There once sat a house just two lots down from the corner of Walnut Street and Jefferson Avenue. For two decades it sat pleasantly painted and loved, its rooms and hallways filled with the joy and laughter of the family that cared for it. It sat happily as it protected its family from the rain of the spring, the heat of the summer, the falling leaves in the autumn, and the harsh cold of the winter.
Its favorite time, though, was definitely December, when its family would adorn its trimmings with lights and garland and its interior smelled of delicious food and cinnamon. They would host parties with their most cherished loved ones in their home and love and excitement would warm the house’s rooms and fill its spirit. It was a time when beauty was at its peak, as the opinions of houses go.
Year after year the house was blessed to shelter a family that loved it so. And year after year the house longed for December when it would be dressed in its finest alongside its neighbors to be shown to the loved ones of the family that called it home. With each passing year as the house’s decorations grew and grew, so too did its splendor and pride.
On the house’s 21st birthday, though, things began to change. The children of its owner didn’t home that December, and in the coming years the decorations that adorned it lessened and lessened until they were no more. Its owners had grown old and typically went out on Christmas. They didn’t spend the time to decorate their own home and were now sharing their special memories in another one; their children’s home. The once-cheery time of year with lights and cinnamon fragrances was now replaced by cold hallways and stale scents.
All the while the house watched its neighbors get dressed up the same as they had every other year. They got new owners frequently, and new owners brought new paint, and more importantly new lights and families for Christmas.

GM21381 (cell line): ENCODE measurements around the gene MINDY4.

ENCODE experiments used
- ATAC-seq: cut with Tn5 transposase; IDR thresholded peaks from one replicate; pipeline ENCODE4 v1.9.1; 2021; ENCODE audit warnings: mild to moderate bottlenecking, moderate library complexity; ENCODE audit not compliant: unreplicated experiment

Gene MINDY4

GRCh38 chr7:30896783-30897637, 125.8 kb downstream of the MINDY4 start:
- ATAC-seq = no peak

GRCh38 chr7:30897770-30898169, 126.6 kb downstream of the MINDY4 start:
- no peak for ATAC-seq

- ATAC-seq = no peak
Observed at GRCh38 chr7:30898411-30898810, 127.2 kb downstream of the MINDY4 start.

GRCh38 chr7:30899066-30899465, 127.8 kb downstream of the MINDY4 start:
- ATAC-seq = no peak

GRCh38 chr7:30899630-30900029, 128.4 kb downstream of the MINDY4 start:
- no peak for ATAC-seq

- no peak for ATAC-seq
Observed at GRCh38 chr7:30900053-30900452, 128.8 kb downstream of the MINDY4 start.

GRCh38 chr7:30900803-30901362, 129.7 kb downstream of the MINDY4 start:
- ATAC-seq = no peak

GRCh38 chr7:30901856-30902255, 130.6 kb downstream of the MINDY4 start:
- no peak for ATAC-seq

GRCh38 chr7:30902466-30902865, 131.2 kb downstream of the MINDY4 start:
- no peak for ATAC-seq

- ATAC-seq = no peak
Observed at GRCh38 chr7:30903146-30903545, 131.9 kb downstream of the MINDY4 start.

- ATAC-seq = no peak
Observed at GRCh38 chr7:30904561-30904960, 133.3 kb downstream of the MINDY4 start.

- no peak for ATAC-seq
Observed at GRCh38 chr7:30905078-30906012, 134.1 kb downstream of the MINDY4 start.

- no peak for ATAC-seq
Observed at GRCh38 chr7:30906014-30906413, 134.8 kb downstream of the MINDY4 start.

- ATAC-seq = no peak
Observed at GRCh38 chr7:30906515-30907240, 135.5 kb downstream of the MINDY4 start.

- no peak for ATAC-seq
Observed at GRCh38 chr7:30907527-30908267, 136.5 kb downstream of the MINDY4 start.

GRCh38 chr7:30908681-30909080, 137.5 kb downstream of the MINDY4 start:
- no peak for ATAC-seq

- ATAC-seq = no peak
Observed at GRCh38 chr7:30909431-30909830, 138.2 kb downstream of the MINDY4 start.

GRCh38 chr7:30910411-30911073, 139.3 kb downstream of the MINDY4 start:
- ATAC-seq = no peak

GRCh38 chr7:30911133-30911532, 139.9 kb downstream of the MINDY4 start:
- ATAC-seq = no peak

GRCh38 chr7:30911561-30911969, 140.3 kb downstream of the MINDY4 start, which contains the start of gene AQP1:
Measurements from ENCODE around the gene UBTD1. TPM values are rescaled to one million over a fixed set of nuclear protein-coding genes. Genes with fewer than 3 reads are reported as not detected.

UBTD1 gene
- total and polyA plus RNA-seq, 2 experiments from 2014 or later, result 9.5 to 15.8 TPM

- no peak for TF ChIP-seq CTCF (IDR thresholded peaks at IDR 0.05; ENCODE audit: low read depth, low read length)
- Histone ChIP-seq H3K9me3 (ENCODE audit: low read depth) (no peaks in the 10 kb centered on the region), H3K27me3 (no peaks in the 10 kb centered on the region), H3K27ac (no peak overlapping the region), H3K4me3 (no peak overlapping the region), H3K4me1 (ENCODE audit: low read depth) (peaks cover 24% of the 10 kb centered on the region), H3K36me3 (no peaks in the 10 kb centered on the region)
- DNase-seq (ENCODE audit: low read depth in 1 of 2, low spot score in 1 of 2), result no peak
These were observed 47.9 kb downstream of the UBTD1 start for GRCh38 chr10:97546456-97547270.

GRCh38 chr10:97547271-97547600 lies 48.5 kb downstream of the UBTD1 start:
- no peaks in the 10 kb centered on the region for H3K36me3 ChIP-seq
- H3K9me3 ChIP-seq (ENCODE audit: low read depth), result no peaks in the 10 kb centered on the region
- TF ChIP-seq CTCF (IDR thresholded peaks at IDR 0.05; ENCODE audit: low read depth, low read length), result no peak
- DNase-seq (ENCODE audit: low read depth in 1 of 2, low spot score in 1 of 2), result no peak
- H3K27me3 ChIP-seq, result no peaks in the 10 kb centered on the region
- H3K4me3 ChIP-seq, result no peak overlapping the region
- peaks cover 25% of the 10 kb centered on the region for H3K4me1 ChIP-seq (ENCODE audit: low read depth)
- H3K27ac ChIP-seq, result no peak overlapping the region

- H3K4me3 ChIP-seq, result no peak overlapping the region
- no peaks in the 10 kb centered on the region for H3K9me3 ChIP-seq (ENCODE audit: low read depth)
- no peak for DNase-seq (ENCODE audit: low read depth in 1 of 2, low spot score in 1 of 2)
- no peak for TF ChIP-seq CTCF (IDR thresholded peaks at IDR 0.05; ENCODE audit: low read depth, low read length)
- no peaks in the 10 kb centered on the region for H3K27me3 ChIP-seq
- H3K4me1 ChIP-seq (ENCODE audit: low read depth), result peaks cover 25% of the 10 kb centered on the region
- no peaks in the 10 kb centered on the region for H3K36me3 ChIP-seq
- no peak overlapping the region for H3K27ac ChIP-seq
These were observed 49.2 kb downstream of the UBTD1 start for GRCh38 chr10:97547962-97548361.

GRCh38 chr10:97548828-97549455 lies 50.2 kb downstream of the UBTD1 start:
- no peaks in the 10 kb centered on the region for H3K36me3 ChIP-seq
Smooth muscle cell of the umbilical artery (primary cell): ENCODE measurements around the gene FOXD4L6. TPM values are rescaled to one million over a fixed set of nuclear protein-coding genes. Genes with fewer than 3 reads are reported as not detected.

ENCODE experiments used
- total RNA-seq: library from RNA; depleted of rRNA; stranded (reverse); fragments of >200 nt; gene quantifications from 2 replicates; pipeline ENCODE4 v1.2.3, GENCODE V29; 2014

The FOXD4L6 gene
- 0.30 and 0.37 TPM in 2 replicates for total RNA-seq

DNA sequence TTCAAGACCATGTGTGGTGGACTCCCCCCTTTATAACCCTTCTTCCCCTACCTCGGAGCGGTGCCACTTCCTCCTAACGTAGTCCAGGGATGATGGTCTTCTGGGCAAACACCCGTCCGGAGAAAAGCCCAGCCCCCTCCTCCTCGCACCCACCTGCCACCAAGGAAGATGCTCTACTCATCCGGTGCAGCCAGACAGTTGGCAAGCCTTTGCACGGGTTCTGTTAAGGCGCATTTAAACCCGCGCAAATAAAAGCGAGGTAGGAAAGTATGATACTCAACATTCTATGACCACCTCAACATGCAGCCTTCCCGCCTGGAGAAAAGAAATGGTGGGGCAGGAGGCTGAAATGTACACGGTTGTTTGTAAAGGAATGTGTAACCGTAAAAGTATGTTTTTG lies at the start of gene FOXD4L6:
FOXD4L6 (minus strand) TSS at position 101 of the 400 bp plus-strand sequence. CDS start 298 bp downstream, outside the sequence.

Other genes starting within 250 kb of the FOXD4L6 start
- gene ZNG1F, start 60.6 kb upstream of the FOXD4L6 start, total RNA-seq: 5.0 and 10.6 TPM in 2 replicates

One day a great commotion disturbed the house greatly. A vehicle with flashing lights screeched to a halt in the road before the house’s driveway. Three men in blue suits rushed into its front door then quickly back out with the man that lived inside of it lying on a flat bed that the men carried. The lady that lived in it joined them in the vehicle and in a moment they were gone.
A few days passed before the lady returned alone, sobbing, and dressed in black. The house didn’t know what had happened or where the man was, but its heart was broken with its owner. The children came around more often then, but Decembers were still as colorless and sorrowful as they had been for the few years prior. Before the next December came, the house was empty; no longer a home. A For Sale sign went up in its front yard.
Years passed, and the lonely house’s neighbors lit up every December, while it sat quietly. With each person that came through with the man in a suit that showed the house to them, the house hoped that this one would be the one to make it a home once more. Every time one left, its hope grew dimmer. Its shudders started to sag, its paint started to flake, and its boards began to moan as the opportunity to become a home again began to fade away. And December, the most glorious month for a house, was beginning to be its least favorite time of the year.
When all seemed lost, and the house began to think it would never again be a home, its halls would never again be filled with the laughter of children, and it would never see another December with lights and wreaths and loved ones at parties, the man in a suit pulled the For Sale sign from the yard. This is it, the house thought. The man has given up. I will never have another family.
But the next day, a van pulled up with a moving truck in tow. A young man and woman stepped out, a baby in their arms. Could this be it? Will I finally be a home? When they took their pictures on its porch, the house knew it to be so.
The spring and the summer that year were filled with moving and settling. Pains filled the fall as the couple fixed and updated and painted. The house didn’t mind; it was necessary, it knew, for the family to get adjusted.
It’s not proper for a house to cry, but if it could, a tear would have been shed the day the man strung the first set of lights on its gutters. One string was hung, then another, then another until finally he stood back and smiled at his home. The decorations were more modest than the latter years of its previous owners’ lives, but the house didn’t mind. It was not spending another December stale, colorless, and alone.
When Christmas came near, the familiar sounds of merriment and smells of cinnamon filled its rooms. Parties were hosted, and loved ones exchanged gifts once more. The spirits of the house returned once more.
The house was once again, a home.
Merry Christmas, and may the joy of Christ fill your holidays.